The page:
OTTAWA - The Harper government is dismissing calls for a public inquiry into damning allegations that the military handed over prisoners to face torture in Afghanistan.

And it's waging a campaign against the federal intelligence officer who made the charges.

Defence Minister Peter MacKay told a raucous House of Commons on Thursday that there's no evidence to support the allegations by Richard Colvin, even going so far as to describe him as "a suspect source."

Colvin told a Commons committee a day earlier that prisoners were turned over to Afghanistan's notorious intelligence service by the Canadian military in 2006-07 despite warnings that they would be tortured. He also suggested the federal government may have tried to cover up what was happening.

All three opposition parties attacked the Conservatives and demanded an inquiry, but the Tories were unmoved.

MacKay said Colvin had not provided "one scintilla of evidence" that wasn't second-or third-hand information.

He painted Colvin as a Taliban dupe and said Canadians are being asked to accept the word of prisoners "who throw acid in the face of school children, who blow up buses of civilians in their own country."

He side-stepped questions about how a "dupe" could be promoted by Ottawa to serve as an intelligence officer in Washington, where Colvin now serves.

MacKay insisted the government dealt with the concerns over possible torture by revising the prisoner transfer agreement with Afghanistan in May 2007, but conceded later that the agreement was changed partly because of the warnings Colvin issued while in Afghanistan.

Liberal MP Bob Rae described the government's tactics as "reprehensible." He said it's incumbent on the government to answer Colvin's allegations rather than trying to smear him.

New Democrat MP Paul Dewar said the country's reputation as a champion of human rights has been tarnished.

"Torture is never, ever justified," Dewar told a news conference. "Mr Colvin's testimony suggests Canada has failed to meet that moral standard. The damage to Canada's reputation could be serious and lasting."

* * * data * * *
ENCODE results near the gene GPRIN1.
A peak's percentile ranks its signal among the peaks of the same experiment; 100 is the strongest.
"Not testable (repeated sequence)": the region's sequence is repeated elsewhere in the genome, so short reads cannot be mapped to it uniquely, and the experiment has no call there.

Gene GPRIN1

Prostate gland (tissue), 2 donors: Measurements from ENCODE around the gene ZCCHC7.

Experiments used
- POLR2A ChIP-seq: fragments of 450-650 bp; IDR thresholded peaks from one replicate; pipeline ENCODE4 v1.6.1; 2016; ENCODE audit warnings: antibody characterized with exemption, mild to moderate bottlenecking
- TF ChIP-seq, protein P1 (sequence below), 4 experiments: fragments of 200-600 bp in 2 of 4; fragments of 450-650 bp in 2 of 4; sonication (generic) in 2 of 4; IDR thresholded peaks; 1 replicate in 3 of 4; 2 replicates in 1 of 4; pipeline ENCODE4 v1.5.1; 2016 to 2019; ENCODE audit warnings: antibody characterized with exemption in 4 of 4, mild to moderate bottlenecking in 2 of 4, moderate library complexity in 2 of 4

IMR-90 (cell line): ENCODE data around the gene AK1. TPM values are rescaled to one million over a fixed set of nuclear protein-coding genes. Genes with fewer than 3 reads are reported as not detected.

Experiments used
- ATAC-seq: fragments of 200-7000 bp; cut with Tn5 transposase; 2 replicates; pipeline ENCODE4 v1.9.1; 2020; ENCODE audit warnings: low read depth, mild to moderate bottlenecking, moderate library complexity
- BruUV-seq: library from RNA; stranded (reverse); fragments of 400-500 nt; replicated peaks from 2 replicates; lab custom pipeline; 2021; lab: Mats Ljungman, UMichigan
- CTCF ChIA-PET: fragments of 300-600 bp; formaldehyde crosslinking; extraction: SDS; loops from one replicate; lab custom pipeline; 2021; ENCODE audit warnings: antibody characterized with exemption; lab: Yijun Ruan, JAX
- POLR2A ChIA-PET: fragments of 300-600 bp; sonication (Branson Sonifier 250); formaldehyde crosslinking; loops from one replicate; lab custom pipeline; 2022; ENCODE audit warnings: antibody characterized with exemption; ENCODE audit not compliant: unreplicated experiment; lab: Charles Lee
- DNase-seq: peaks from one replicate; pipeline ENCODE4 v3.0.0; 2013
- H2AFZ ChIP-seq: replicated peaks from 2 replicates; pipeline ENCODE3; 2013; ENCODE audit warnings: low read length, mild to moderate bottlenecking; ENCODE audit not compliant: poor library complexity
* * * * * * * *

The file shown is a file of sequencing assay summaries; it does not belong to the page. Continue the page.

In his remarks Wednesday, Colvin said he had concerns about the ongoing transfer of prisoners to the Afghan intelligence service.

That prompted the NDP to demand that Canada halt those transfers and negotiate an even better arrangement with the government in Kabul that would put in place even more safeguards to prevent abuse.

Under international law, Ottawa has the responsibility to ensure that prisoners handed over to another nation are not tortured.

Colvin told the special committee on Afghanistan that all of Canada's prisoners captured in 2006 and early 2007 were likely tortured in the hands of the National Directorate of Security, the Afghan intelligence agency.

He said he interviewed four prisoners in the NDS facility in Kabul who showed physical signs of abuse, but could only confirm that one of them was captured by Canadians.

In Kandahar, the general in charge of the military task force said Canada learned its lessons in the handling of prisoners several years ago.

Brig.-Gen. Daniel Menard said the army responded in 2007 after the allegations of abuse first surfaced.

He said there are more rigorous handover procedures and new safeguards to ensure prisoners could be monitored more effectively once in Afghan custody.

"One thing that has been done right from the beginning is that every time that we have heard about anything to do with torture or something that was similar to this, some actions were taken by this task force in order to correct this," he said.

Also Thursday, a Red Cross official in Washington clarified remarks that came out of the Commons committee the day before.

Spokesman Bernard Barrett said the agency tried and failed to get in touch with Canadians in Kandahar three times in 2006 - not to warn them about Afghan prison conditions, but rather the routine matter of discussing the country's responsibilities in notifying the Red Cross.

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